"In these last few days I have thought a little about where things begin and how they end. It seems to me that although things may start and be maintained without too much consideration, they often require a lot of work to complete."
These are the first sentences of the preface of a certain KTH doctoral dissertation in math, written years before this blogger graduated from high school. (Not the kind of source you would have guessed, right?) I have always like this quote a lot, as it seems to apply to many different things. (And this is no doubt how it was intended.) I usually think of something else in connection with is, but it does apply, in a way, to this food blog as well.
Then, at the end of the same preface, the author extends his thanks to the master musicians of the past for composing the music that has comforted him during difficult times. I agree completely with this sentiment, but I would like to add that good music also provides a frame and soundtrack for happy times, crazy times, confused times, and boring times, the year 2011 being no different. This first post will feature this mathematician's humble attempt at music writing, before turning to the food itself. Hopefully, a reader or two will make it through. And hopefully 2011 will be a great year for Swedish-Oklahoman cooking!
In keeping with this blog's sometimes (always?) pretentious tone, I would like to take the opportunity to enthuse a little over music that has made me particularly happy lately: the brilliant work of saxophone great Pharoah Sanders. Take the track called "You've Got To Have Freedom" that I've been playing over and over-so great! Sanders' initial saxophone howls convey a sense of necessity and urgency; he will not be denied. It's a clarion call-we all need freedom, this is important! Sanders playing is often thought of as abrasive and extreme (his early work with Coltrane), but here I feel he is spot-on. Then John Hicks effortless piano playing takes over; fearless and confident, yet laid-back (that recurring but slightly changing falling figure at the end of his phrases!). Sanders then alternates between melodic solos and high-pitched screeches. Add a swinging rhythm section, that beautiful sax riff, and it's impossible not to feel happy and free.
This energetic recording provided the prefect soundtrack for tonight's vegetarian lasagna! It is effortless-try it yourselves.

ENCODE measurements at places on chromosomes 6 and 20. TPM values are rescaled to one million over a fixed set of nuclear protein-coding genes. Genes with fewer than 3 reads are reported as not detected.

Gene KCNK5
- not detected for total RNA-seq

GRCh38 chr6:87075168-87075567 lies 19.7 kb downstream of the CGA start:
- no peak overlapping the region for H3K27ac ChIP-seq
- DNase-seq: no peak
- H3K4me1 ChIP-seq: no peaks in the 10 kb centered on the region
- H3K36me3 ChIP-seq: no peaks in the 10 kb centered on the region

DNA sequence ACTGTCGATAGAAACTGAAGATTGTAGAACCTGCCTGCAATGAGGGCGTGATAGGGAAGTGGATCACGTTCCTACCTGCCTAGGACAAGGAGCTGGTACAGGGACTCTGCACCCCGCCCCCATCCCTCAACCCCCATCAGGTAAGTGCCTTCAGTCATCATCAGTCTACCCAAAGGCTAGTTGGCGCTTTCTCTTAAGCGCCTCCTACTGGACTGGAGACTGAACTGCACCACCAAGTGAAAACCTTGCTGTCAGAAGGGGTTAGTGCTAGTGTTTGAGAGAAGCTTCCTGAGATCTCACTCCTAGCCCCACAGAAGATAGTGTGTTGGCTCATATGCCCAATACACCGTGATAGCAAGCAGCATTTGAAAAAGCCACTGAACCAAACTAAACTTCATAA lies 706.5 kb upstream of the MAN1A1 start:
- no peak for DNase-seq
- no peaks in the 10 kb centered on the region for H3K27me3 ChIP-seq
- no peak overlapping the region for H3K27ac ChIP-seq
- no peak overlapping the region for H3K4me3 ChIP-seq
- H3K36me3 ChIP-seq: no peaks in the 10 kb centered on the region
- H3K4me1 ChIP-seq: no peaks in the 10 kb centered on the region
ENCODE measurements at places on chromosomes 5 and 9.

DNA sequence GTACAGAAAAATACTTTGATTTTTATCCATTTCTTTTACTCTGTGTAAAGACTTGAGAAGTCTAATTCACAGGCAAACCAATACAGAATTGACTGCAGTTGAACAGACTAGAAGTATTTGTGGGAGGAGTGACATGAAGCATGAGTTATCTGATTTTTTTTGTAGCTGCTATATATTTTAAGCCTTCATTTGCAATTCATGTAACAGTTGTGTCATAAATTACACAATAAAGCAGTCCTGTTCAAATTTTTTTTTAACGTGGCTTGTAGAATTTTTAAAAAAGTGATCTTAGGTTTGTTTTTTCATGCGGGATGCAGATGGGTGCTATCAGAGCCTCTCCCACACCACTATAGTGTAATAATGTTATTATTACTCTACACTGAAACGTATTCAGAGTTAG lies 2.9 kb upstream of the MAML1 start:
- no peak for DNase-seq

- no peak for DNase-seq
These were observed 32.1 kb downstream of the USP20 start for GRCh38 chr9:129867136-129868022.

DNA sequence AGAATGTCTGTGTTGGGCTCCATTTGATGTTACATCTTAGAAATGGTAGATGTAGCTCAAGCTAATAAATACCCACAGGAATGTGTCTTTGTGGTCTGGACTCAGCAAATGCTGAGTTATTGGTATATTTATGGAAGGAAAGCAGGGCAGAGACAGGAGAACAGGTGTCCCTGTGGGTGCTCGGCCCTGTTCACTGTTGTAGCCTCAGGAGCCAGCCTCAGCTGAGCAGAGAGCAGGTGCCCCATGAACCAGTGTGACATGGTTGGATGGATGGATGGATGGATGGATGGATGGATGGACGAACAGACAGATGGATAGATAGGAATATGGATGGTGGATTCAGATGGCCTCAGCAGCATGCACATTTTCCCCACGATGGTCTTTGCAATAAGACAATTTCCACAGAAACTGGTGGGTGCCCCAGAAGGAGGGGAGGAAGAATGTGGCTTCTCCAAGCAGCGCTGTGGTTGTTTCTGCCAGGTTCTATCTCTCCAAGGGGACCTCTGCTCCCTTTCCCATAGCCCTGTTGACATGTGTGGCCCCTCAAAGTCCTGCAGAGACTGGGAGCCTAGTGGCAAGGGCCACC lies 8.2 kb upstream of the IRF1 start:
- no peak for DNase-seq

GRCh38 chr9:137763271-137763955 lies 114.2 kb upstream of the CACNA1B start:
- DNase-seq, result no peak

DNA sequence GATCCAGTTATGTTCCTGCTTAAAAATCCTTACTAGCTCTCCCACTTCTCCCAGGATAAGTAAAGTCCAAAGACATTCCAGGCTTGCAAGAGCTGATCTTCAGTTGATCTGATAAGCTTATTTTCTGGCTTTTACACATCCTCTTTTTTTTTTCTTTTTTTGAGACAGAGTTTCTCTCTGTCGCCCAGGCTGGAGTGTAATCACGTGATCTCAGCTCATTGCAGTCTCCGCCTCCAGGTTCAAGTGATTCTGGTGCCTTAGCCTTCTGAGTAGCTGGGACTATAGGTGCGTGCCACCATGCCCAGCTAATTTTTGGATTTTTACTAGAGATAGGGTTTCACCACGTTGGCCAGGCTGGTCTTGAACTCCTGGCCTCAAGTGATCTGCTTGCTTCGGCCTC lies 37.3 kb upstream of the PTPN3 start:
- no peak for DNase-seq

2 large ripe tomatoes
1 green bell pepper
peppadew jack cheese
salt and pepper
First, chop up the (half American giant, whole Swedish regular) onion and the pepper. Then, in a frying pan, sautee the onion and pepper in a little olive oil. Don't forget salt and pepper. Chop up the tomatoes without losing the precious juice. Add the tomato chop to the mix, and let stew for a few minutes.
Next, pour the cottage cheese (I used half a 24 oz. can) into a bowl. Peel the carrots, and let them meet their shredded demise at the hands of the cheese grater over the bowl. Add lots of pepper, and mix it!
Turn on the oven, medium temperature. It is now time for the layering of the lasagna. The experts disagree here, but I do it thus, starting at the bottom of a glass cooking pan:
cottage cheese mix
cottage cheese mix.
Once you're done, take out your favorite cheese. I like something that has jalapeno in it for this; this time
i used peppadew jack cheese. Grate the cheese and sprinkle it on top of the last layer of cottage cheese. Add pepper and thyme, and into the oven it goes.
Relax for a while with some music, preferably jazz but traditional Italian canti might be ok. Check the lasagna with a fork. Once it goes right through without a crunch, and the cheese on top has deliciously melted, it is done! Enjoy.
Serving suggestions: "A Love Supreme" by John Coltrane on the side, a bottle of New Grist, a sorghum and rice beer from Lakefront Brewery, Milwaukee, WI.